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[Gnucap-devel] New version 0.34 and "kneechord" strategy

From: Telford Tendys
Subject: [Gnucap-devel] New version 0.34 and "kneechord" strategy
Date: Sun, 7 Mar 2004 17:25:36 +1100
User-agent: Mutt/1.2.5i

Good to see a new version of gnucap out...
I couldn't help noticing that my kneechord code has been merged
with the core to some extent but for anyone who wants to use it
they will have to add a -DKNEECHORD to the Makefile and also
add and inverse.o to the list of sources and objects

I found a few issues with the current kneechord strategy as
installed in gnucap 0.34. In a nutshell, the problem is that
the strategy only makes sense for non-linear components. It is
useless to call it for completely linear components (although
the knee_chord() detects perfectly linear components within a
few iterations and drops out quickly) and it's a big waste of
calculating cycles to call it for a constant.

Consider the case of an ordinary current source connected to the
generator() function. Because this is an element, it will be
subject to the kneechord strategy and because of the generator,
it will attempt to call the tr_eval().

The problem here is that the generator provides a time dependent
function which is a fixed output (not dependent on any other variables
in the network) so with regards to converging the matrix equations
this element is really just a constant. But the knee_chord() doesn't
understand that it has been handed a constant so it tries to find
the inverse function (and fails with a warning). This is not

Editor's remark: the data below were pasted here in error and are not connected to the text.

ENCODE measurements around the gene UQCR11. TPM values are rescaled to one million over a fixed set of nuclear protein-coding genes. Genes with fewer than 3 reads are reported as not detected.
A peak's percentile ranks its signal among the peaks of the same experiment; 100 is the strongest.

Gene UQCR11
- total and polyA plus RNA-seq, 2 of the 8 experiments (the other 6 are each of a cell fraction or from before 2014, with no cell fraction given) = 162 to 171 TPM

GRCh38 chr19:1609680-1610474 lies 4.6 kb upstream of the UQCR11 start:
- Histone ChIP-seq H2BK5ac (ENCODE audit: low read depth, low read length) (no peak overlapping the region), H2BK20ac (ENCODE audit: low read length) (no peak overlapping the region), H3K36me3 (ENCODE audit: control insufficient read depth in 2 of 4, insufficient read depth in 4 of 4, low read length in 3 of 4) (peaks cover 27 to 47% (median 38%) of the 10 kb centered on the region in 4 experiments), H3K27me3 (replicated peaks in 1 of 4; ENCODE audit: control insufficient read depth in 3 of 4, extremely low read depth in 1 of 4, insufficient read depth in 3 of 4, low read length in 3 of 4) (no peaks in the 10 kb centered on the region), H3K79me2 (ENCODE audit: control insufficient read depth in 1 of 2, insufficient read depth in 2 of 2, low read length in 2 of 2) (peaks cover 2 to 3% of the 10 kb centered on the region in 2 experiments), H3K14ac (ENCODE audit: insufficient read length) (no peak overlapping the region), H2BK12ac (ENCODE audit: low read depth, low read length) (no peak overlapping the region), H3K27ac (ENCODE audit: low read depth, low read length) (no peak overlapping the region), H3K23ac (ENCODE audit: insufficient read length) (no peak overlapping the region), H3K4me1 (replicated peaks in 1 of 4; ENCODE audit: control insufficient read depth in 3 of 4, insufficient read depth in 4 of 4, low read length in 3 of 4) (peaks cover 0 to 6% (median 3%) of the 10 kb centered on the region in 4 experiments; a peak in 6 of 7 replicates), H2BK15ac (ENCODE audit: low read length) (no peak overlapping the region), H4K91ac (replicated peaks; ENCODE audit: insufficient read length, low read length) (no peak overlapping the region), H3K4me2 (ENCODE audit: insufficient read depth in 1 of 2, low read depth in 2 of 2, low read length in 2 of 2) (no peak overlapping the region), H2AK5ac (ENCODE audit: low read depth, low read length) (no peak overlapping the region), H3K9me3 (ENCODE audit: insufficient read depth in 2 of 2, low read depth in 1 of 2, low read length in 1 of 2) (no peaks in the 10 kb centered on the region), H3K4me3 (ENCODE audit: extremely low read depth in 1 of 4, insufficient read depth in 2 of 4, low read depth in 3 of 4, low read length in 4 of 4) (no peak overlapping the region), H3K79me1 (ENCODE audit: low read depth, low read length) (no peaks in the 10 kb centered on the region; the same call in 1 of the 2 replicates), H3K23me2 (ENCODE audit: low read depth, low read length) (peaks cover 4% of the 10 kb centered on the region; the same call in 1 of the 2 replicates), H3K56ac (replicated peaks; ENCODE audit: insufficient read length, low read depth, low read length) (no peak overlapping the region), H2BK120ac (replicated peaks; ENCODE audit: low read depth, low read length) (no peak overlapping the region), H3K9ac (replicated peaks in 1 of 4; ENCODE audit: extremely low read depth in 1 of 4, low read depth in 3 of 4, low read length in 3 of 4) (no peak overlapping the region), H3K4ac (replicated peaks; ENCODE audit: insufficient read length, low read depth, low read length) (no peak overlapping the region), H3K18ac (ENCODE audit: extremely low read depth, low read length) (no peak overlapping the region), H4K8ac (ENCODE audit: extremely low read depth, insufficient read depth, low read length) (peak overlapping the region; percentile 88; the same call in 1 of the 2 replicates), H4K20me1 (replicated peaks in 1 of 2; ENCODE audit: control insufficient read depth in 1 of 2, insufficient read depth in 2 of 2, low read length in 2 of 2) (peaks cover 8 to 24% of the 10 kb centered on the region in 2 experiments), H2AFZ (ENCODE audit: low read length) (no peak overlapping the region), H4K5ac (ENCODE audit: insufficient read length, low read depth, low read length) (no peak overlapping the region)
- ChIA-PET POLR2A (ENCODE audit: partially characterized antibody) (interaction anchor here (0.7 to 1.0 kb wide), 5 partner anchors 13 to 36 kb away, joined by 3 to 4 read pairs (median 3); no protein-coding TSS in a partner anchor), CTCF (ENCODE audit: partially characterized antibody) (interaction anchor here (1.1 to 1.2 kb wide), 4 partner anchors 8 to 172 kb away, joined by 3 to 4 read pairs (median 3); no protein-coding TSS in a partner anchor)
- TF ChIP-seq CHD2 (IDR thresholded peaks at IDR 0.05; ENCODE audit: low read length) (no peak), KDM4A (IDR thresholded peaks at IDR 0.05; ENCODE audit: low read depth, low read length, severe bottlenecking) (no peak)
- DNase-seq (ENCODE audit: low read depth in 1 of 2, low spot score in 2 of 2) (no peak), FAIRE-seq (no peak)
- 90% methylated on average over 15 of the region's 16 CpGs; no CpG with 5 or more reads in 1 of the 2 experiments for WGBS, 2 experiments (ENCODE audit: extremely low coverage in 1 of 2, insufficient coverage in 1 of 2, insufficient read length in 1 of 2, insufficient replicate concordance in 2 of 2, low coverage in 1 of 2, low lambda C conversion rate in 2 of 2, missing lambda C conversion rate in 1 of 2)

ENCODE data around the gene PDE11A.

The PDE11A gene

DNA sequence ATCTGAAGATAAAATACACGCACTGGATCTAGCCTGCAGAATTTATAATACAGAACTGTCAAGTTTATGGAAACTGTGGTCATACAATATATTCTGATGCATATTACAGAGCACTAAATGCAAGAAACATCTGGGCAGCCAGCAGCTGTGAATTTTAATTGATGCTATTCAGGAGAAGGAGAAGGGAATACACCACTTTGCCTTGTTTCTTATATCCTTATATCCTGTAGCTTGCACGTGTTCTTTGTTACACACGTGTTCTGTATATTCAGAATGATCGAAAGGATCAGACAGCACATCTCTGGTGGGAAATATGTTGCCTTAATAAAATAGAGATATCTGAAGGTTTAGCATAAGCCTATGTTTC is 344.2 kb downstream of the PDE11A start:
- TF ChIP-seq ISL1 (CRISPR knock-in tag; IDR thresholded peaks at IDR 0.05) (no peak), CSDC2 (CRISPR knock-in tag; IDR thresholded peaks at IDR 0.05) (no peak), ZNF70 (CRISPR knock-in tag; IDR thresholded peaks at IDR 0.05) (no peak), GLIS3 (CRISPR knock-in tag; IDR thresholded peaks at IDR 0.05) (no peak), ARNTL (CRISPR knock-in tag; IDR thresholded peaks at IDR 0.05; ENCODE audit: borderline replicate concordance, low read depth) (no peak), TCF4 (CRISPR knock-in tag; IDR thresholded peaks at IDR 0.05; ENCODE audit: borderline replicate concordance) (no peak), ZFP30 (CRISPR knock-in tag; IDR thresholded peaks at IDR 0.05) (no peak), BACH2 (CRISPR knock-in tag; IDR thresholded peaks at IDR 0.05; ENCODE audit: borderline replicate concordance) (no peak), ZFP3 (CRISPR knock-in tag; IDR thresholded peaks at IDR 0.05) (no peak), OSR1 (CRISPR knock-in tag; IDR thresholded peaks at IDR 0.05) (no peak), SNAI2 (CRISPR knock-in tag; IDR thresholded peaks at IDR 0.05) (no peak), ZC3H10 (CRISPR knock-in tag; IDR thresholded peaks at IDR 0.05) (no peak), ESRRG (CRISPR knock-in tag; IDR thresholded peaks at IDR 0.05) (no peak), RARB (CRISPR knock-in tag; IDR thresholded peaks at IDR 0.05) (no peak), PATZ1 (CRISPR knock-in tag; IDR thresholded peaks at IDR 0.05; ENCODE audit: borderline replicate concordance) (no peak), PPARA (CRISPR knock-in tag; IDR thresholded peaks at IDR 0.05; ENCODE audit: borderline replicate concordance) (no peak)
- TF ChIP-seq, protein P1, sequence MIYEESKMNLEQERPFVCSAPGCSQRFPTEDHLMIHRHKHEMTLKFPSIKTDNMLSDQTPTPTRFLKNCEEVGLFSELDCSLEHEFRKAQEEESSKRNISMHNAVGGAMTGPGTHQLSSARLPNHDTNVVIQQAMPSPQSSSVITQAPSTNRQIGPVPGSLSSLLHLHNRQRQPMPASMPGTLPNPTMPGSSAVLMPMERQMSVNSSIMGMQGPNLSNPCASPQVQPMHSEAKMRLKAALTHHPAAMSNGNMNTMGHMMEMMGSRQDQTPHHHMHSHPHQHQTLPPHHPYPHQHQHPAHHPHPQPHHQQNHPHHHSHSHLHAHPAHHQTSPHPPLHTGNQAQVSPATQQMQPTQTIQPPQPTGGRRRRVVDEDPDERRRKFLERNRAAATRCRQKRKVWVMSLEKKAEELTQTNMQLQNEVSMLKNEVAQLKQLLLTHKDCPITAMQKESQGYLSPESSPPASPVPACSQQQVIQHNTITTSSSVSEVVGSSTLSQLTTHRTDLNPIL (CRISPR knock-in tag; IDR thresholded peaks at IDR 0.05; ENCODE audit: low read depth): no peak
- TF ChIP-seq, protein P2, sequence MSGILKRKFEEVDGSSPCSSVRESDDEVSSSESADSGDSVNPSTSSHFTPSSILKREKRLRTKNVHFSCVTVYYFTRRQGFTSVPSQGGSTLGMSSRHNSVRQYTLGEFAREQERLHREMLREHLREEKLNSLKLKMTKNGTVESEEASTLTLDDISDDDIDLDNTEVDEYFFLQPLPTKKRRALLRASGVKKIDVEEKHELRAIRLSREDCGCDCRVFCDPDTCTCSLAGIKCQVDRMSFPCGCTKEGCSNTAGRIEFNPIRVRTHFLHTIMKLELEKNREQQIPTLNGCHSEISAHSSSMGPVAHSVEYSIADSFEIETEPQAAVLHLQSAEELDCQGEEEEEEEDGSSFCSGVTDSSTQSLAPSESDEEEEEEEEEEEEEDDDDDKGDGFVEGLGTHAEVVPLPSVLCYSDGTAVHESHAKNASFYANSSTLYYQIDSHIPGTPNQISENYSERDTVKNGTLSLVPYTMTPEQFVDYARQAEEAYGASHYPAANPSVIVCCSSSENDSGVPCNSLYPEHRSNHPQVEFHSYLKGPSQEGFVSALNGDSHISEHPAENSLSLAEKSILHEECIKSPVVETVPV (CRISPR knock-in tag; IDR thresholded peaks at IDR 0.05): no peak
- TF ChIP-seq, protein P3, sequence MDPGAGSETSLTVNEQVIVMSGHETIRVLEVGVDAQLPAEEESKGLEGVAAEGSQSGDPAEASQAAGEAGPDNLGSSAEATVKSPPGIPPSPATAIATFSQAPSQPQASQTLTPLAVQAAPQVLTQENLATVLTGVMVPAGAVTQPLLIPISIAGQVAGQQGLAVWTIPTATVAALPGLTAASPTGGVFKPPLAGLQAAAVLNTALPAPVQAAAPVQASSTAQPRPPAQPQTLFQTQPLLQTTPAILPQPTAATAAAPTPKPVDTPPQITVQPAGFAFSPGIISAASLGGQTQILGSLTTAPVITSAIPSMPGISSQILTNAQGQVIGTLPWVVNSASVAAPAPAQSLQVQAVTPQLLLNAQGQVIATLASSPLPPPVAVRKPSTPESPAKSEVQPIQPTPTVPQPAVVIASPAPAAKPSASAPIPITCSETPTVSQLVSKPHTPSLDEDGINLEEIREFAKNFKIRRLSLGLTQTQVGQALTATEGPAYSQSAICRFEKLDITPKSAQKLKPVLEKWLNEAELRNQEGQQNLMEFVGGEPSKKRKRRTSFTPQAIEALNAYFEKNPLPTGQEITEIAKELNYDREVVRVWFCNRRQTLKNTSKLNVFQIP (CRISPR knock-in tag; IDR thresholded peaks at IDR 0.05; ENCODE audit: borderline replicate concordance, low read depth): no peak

actually harmful, but it is counterproductive because it keeps
trying for 200 evaluations until it decides that there is no
inverse function.

What is really needed is some meta-data available for the tr_eval()
function call. Thanks to the magic of g++ and inheritance, the
tr_eval() has become all things to all elements throughout
the simulator. That's fine from the point of view of getting
values for elements but I can't find a way for the knee_chord()
function to detect whether the tr_eval() it gets is going to be a
nonlinear function dependent on the element x or a time dependent
constant or some other such thing. The only way to find out what
tr_eval() does is to send in some values and see what comes back.

My suggestion is that has_tr_eval() should not return boolean but
return an unsigned 32 bit number that contains useful flags like:
  * Does it depend on time ?
  * Does it depend on local element x ?
  * Is it non-linear ?

And probably a few other things like whether the first derivative
is available (current presumption is yes but that may not always
be true). Possibly also some indication of how expensive a call to
tr_eval() is likely to be.

If is necessary to keep has_tr_eval() boolean then some other
inheritable meta-data mechanism would be useful. I'm not sure how
many other non-linear coping strategies are likely to be employed;
the secant strategy is probably safe to employ on everything,
more complex algorithms (like kneechord) are only beneficial on
some element functions.

This also makes me think about whether it would be good to be able
to select a strategy on an element by element basis. Admittedly,
the ideal would be automatic strategy selection but allowing user
override is always a good idea and just supporting the concept of
element by element strategy might be a first step towards

Aside from the above, if anyone is trying to model nonlinear
inductors (e.g. saturating cores in snubber networks) then I'd be
curious to hear from them. I don't mind giving a hand with a few
suggestions if anyone is having trouble.

I'm also curious if anyone has tried kneechord on saturating
semiconductor models. It should be good for that but I haven't
tried it myself, if anyone is having convergence problems with
such models then it might be worth a try.

        - Tel

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